Managing employee identity used to be relatively easy: A user was typically sitting at a desktop with a single machine connected to an enterprise application through a single wire. Ah, but things have changed. Users are now mobile and using a wide range of devices, some of which may be unsanctioned or undocumented personal devices. And mobility is only one aspect of the heightened complexity. IT infrastructures are increasingly diverse and heterogeneous, with multiple silos defined by departments, applications, operating systems or other characteristics that set them apart from one another. The proliferation of virtualization and cloud services adds additional layers of complexity to the IT environment. Without a solution to unify user identities, organizations face the prospect of having too many identities, thus raising too many identity-related risks — including data loss, data breaches, application downtime, failed audits and an inability to identify and rectify internal security problems before they escalate.

Savvy IT and security managers are recognizing that the most cost-efficient and effective way to address these challenges is to incorporate a solution that provides insiders with a unified identity across all platforms. By linking access privileges and activities to specific individuals, the IT organization can establish the control needed to minimize security risks, along with the visibility required to achieve compliance.

© 2013 Centrify Top 3 Reasons to Give Insiders a Unified Identity.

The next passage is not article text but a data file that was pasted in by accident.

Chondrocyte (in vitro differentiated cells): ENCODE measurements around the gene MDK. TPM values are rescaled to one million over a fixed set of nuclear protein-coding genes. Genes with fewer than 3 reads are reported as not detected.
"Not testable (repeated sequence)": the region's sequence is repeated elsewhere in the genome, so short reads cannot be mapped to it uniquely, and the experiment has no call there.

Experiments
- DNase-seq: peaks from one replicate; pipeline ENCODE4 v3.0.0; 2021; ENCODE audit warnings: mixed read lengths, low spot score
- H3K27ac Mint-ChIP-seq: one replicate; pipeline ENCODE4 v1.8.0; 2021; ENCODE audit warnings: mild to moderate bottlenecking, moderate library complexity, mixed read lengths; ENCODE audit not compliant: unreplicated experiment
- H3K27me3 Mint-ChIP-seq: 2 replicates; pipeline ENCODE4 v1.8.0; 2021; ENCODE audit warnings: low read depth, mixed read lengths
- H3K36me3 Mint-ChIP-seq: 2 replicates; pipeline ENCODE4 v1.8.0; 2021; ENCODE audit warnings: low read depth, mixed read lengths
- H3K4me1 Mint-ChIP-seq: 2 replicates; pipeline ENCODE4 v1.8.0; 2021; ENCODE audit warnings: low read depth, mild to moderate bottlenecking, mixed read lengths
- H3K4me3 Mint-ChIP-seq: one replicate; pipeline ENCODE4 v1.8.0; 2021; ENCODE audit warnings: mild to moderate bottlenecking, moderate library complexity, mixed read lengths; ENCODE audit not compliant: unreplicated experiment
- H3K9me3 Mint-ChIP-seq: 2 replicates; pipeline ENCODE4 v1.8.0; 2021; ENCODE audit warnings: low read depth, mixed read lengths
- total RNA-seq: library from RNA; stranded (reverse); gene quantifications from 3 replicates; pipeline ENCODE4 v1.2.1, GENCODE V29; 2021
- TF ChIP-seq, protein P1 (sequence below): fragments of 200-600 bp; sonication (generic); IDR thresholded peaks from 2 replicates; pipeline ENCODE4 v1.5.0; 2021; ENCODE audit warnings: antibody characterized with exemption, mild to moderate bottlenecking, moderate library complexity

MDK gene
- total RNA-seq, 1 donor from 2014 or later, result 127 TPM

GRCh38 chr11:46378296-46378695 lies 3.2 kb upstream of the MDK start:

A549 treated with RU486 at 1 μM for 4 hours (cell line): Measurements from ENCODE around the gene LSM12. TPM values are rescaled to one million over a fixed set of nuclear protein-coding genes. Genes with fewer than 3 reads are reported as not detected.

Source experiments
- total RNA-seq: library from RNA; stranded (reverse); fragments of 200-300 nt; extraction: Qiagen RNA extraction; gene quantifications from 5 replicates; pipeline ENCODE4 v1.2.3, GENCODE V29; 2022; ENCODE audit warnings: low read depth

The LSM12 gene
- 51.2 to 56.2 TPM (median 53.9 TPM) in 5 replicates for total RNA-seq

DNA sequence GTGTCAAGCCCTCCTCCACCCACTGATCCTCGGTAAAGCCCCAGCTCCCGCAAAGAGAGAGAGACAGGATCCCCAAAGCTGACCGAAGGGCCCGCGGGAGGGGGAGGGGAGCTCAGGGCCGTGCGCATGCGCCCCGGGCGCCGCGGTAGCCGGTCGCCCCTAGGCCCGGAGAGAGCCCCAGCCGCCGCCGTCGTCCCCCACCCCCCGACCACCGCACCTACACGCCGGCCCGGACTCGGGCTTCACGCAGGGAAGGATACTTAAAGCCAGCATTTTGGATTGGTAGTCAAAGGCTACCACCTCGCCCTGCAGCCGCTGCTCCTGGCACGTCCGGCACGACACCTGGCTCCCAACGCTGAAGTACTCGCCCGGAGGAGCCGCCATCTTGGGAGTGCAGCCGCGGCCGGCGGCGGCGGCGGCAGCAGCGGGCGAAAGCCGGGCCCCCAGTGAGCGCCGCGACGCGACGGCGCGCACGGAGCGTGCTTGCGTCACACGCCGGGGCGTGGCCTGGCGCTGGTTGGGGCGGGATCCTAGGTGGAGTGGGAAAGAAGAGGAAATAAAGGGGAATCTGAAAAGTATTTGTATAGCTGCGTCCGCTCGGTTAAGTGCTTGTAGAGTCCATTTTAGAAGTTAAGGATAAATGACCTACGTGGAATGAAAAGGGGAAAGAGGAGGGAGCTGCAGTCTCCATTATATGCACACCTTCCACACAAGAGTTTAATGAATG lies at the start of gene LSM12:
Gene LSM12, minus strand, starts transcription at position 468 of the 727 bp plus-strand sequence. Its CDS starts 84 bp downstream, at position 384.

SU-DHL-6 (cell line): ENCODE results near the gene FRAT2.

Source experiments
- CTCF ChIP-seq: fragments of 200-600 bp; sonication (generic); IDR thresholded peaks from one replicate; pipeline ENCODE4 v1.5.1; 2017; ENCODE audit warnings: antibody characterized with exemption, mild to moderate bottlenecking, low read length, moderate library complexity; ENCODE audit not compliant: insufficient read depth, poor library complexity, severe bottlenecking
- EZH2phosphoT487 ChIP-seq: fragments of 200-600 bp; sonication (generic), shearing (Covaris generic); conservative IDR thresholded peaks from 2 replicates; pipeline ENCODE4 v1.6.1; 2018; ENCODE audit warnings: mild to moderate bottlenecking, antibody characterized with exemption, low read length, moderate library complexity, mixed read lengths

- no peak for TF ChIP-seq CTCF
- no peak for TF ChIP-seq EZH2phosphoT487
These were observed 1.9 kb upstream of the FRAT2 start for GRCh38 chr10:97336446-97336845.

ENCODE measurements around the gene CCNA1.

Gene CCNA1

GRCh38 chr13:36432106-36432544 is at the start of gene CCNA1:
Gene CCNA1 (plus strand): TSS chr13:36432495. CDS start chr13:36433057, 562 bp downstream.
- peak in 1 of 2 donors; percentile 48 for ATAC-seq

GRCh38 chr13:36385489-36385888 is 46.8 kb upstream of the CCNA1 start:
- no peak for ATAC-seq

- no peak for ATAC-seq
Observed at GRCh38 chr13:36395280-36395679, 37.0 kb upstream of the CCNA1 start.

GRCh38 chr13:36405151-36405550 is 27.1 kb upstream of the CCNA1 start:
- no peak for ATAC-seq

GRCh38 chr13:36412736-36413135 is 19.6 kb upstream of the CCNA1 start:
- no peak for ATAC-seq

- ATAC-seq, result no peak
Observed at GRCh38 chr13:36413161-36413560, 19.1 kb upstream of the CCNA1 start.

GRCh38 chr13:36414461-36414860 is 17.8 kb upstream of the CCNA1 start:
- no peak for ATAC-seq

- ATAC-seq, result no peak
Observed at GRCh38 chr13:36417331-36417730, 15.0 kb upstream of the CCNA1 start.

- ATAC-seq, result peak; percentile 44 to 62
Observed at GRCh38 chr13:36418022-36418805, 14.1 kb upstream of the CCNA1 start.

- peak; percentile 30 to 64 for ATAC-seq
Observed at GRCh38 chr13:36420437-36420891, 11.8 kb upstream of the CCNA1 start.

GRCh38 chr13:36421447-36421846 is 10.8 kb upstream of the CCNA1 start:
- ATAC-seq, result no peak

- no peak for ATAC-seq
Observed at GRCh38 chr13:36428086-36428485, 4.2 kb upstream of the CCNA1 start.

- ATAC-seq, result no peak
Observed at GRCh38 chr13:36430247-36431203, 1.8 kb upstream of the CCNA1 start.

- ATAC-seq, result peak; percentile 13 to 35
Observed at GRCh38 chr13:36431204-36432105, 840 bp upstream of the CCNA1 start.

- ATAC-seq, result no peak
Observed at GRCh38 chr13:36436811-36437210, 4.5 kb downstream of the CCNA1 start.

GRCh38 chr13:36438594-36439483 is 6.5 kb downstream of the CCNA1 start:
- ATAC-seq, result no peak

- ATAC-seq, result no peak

Centrify is a PathMaker Group partner providing advanced privileged access management, enterprise mobility management, cloud-based access controls worldwide.  The Centrify Identity Service provides a SaaS product that includes SSO, multi-factor authentication, enterprise mobility management and seamless application integration.  The Centrify Privilege Service provides simple cloud-based control of all privileged accounts and provides extremely detailed session monitoring, logging and reporting capabilities.  The Centrify Server Suite provides the ability to leverage Active Directory as the source of privilege and access management across your Unix, Linux and Windows server infrastructure. Centrify is a Leader in The Forrester Wave, Q3 2016.

 

VIDEO – THE 7 TENETS OF SUCCESSFUL IAM (SAILPOINT)

[embedyt] https://www.youtube.com/watch?v=XDgE0IGRmgI[/embedyt]

How Do I Know When To Upgrade My IAM Environment?

Pathmaker Group Executive Team

Deciding if you should upgrade your identity and access management environment can be a daunting task. Although there are many variables and decision-making points involved, the “if” decision usually falls into one of two camps: